Today (March 9th) sees the release of Andrew Stanton’s movie ” John Carter “, a film that has been highly promoted and received much media attention. It has already been equated with StarWars and Avatar, with some claiming that it plagiarised ideas from both movies. But if anything, the reverse is true because the film is based on a series of stories written 100 years ago, and which have been an inspiration to both authors and movie makers who came afterwards.
The logo for the movie comprises the 3 letters,” J”, “C” and “M” for its original title – “John Carter of Mars”. The stories from which the movie derives were written by Tarzan Author Edgar Rice Burroughs, starting with “Under the Moons of Mars”, originally serialised in “All Story” magazine in 1912, until collected in hardback in 1917 under the title “A Princess of Mars”. The movie’s release has now been timed to coincide with the centenary of the original series publication, and is loosely based on that first book “A Princess of Mars”.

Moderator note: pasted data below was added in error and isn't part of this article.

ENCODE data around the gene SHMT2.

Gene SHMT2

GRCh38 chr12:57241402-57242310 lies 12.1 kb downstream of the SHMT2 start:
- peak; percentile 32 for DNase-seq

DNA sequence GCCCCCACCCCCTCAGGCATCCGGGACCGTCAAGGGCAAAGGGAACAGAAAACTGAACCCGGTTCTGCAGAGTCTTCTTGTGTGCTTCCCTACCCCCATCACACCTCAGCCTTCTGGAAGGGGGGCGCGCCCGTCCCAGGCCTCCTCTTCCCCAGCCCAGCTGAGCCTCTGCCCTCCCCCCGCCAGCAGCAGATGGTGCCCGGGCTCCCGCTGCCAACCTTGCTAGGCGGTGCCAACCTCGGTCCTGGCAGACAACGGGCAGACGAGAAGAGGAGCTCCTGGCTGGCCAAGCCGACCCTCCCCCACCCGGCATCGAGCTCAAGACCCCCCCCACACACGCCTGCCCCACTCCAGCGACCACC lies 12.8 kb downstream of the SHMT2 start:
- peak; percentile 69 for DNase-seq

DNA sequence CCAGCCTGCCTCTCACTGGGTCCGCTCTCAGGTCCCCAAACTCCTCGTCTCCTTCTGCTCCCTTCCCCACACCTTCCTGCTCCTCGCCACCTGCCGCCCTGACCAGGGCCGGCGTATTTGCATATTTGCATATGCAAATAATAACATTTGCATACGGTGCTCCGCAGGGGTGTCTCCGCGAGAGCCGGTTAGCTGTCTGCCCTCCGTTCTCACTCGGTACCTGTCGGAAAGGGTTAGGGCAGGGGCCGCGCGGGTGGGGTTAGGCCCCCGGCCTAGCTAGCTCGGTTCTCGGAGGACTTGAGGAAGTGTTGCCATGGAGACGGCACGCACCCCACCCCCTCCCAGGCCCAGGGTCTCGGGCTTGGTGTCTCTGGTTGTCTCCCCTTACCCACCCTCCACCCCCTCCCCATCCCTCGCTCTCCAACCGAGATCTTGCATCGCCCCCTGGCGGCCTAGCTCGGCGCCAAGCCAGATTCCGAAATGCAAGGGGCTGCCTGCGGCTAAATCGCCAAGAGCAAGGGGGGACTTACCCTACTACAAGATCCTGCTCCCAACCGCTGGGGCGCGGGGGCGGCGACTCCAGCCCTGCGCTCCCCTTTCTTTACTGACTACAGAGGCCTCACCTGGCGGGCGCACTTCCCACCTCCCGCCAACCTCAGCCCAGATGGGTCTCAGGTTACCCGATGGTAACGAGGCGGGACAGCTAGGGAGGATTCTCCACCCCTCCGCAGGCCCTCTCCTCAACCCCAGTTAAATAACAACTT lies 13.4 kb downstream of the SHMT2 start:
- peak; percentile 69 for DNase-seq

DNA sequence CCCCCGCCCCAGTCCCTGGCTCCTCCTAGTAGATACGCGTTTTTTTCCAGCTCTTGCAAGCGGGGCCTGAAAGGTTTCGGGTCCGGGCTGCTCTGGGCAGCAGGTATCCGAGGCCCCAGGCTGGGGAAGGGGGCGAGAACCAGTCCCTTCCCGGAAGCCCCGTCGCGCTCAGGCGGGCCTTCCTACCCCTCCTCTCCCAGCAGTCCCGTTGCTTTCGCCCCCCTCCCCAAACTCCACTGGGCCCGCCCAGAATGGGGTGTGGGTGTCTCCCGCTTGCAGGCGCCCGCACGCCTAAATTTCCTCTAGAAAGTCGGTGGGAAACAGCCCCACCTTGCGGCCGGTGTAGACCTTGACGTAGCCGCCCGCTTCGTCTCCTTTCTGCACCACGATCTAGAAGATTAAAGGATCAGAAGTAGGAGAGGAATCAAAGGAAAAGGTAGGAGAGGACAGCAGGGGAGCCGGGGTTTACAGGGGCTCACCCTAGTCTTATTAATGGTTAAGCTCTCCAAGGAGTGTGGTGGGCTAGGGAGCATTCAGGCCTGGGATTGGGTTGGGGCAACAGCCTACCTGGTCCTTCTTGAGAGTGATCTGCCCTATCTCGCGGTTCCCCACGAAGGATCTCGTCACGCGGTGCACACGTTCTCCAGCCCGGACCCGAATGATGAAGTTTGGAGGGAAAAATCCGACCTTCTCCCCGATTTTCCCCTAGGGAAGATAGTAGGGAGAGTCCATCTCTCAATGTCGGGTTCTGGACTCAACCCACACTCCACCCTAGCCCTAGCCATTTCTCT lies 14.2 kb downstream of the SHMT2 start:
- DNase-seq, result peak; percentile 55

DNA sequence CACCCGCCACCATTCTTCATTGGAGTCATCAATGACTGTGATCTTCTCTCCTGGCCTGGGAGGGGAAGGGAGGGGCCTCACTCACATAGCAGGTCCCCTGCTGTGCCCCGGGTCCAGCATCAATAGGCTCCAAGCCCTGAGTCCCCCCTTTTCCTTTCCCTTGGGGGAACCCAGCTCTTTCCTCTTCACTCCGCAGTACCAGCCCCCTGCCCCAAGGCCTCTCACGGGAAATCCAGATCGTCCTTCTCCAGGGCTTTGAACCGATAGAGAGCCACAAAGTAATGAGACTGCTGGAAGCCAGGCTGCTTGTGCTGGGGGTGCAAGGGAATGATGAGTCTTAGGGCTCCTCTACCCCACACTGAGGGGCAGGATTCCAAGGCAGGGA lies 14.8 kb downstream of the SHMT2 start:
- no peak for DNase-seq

“A Princess of Mars” tells the story of Confederate Civil War veteran John Carter, who after the war goes to Arizona with a former war comrade to prospect for gold. After finding a rich vein, he and his partner fall afoul of the Apaches. His partner is killed, and John Carter flees into a cave which, which with a combination of eerie noises and strange gases, is somehow responsible for transporting him to Mars. Other reviews of the movie mention that John Carter was “accidently transported to Mars”, and so it will interesting to see how the movie deals with this.
The Mars on which John Carter finds himself is the Mars of the early 20th century astronomer Percival Lowell, with its canals (incorrectly translated from the “canali” meaning channels, from Italian astronomer Giovanni Schiaparelli), ochre vegetation and dead sea bottoms; a dying world in which the seas had receded, with deserted ancient cities, and most of whose inhabitants live in and around the remaining cities along the canal network. This Mars has a breathable atmosphere, reasonable temperatures, and is home to five intelligent races who call their world “Barsoom”. There are the red, yellow, white and black humans, and the fiercely independent green Martians who live as nomads in the deserts, camping out in the dead cities and who are generally as intolerant of other communities of their own race as they are of the other races.